background-size: cover;
  background-image: url(#{$image-path});
  filter: progid:DXImageTransform.Microsoft.AlphaImageLoader(src='#{$image-path}', sizingMethod='scale');
  -ms-filter: "progid:DXImageTransform.Microsoft.AlphaImageLoader(src='#{$image-path}', sizingMethod='scale')";
}

This mixin accepts an argument that is the path to the image. So it could be used for example like so:

.foo {
  @include background-cover('images/bar.jpg');
  background-color: #fff;
  background-position: right bottom;
}

A great advantage of this approach is that if you are using Ruby on Rails and need to include the asset pipeline paths in your CSS, you can use the standard asset-path helper wrapped around the argument.

.foo {
  @include background-cover(asset-path('bar.jpg'));
  ...
}

Conclusion

You may want to note that Internet Explorer filters are not valid CSS, so if you are an advocate of purely valid CSS, you may want to use a JavaScript polyfill or isolate this code in a separate stylesheet.

In general though, I think this is a great solution when older IE support is required. No JavaScript or CSS plugins are necessary and the method can easily be dropped into a SASS/SCSS project.

The solution could also easily be adapted for preprocessors such as LESS.js, or even pure CSS with little effort.

Please let me know if you find any other short solutions to this problem, I'd love to hear about other options.

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Fixing the Internet Explorer absolute link stretching bug

Monday 20th of April 2015

The bug I'm trying to describe here is when you have markup similar to this:

<div class="wrapper">
    <img src="logo.jpg" alt="Logo" />
    <h1>Headline</h1>
    <a href="/somewhere">&nbsp;</a>
</div>

The goal we are trying to reach is to have the entire "wrapper" element clickable but the <a> tag is not wrapping the actual contents. There are various scenarios where you would do this, as wrapping large areas in a link tag can be either problematic or semantically incorrect.

The solution to make the above wrapper element fully clickable would be to set the wrapper to position: relative and the link to position: absolute, filling the container, like so:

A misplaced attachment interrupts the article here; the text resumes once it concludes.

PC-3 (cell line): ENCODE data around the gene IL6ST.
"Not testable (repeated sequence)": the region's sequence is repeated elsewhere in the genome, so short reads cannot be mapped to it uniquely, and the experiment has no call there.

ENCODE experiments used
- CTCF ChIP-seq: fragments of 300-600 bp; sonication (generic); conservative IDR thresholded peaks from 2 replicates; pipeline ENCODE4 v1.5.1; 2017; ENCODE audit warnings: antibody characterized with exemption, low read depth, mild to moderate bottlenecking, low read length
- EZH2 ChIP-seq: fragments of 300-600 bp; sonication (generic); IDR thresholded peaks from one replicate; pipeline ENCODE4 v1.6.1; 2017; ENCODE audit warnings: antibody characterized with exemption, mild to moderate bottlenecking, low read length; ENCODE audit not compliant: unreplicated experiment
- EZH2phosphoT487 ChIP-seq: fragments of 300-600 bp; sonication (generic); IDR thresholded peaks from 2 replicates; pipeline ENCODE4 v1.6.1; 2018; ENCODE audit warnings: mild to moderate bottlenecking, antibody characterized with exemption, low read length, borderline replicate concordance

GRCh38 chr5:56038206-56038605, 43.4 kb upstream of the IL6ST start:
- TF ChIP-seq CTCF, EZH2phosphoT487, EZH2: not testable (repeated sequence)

.wrapper {
    position: relative;
}

.wrapper a {
    position: absolute;
    top: 0;
    right: 0;
    left: 0;
    bottom: 0;
    display: block;
}

Now this solution works just fine in almost all browsers, but (almost understandably) Internet Explorer won't let you click on the <img> or <h1> tags since they are not actually nested within the <a> tag, only the surrounding content.

To fix this, the solution is simply (yet confusingly) to give the link a background image and then all versions of Internet Explorer will place nice.

The best way to do this is to create a 1x1 pixel sized transparent GIF and use it as a repeating background.

Adding the following code will solve this bug:

.wrapper a {
    ...
    background: url('blank.gif') top left repeat;
}

This appears to be another classic IE hack but at least it does not invalidate your CSS or require any complicated filters, JavaScripts or plugins.

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Sidekiq tasks for Capistrano 3

Thursday 5th of February 2015

If using the Sidekiq gem with Capistrano version 3, you may like a simple set of start, stop and restart tasks. There are a few gems out there already built to help you with this, which might be suitable for your project. If you however just want a simple script then you may use this sidekiq namespace I wrote and tweak it to your needs.

Place the following in your deploy.rb

namespace :sidekiq do
  def sidekiq_pid
    current_path + '../shared/pids/sidekiq.pid'
  end

  def pid_file_exists?
    test(*("[ -f #{sidekiq_pid} ]").split(' '))
  end

  def pid_process_exists?
    pid_file_exists? and test(*("kill -0 $( cat #{sidekiq_pid} )").split(' '))
  end

  task :start do
    on roles(:app) do
      if !pid_process_exists?
        execute "cd #{current_path} && RAILS_ENV=#{fetch(:rails_env)} #{fetch(:rbenv_prefix)} bundle exec sidekiq -C config/sidekiq.yml -e #{fetch(:rails_env)} -L log/sidekiq.log -P #{sidekiq_pid} -d"
      end
    end
  end

  task :stop do
    on roles(:app) do
      if pid_process_exists?
        execute "kill `cat #{sidekiq_pid}`"
        execute "rm #{sidekiq_pid}"
      end
    end
  end

  task :restart do
    on roles(:app) do
      invoke "sidekiq:stop"
      invoke "sidekiq:start"
    end
  end
end

after 'deploy:restart', 'sidekiq:start'

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Detect Internet Explorer 10 without conditional comments

Wednesday 28th of January 2015

Commonly to target specific versions of Internet Explorer we will use conditional HTML comments to apply a specific class name to the <html> tag. With this approach it is then trivial to target a specific browser via CSS for special styling. For example:

<!--[if IE 8]> <html class="ie8"> <![endif]-->

Since Internet Explorer conditional comments have been disabled since IE10, we can no longer use the following syntax.

<!--[if IE 10]> <html class="ie10"> <![endif]-->

JavaScript to the rescue

In order not to break from the pattern of HTML specific class names for IE versioning, a JavaScript can be used to manually add a class targeting IE10.

if (navigator.userAgent.match('MSIE 10.0;')) {
  $('html').addClass('ie10');
}

Or in pure JavaScript, if you do not have jQuery available.

if (navigator.userAgent.match('MSIE 10.0;')) {
  document.querySelector('html').className += " ie10"
}

This is not the ideal approach. In general feature detection is a better method to tell if a feature is available but when looking to target Internet Explorer purely for CSS styling purposes this may be the most pragmatic approach.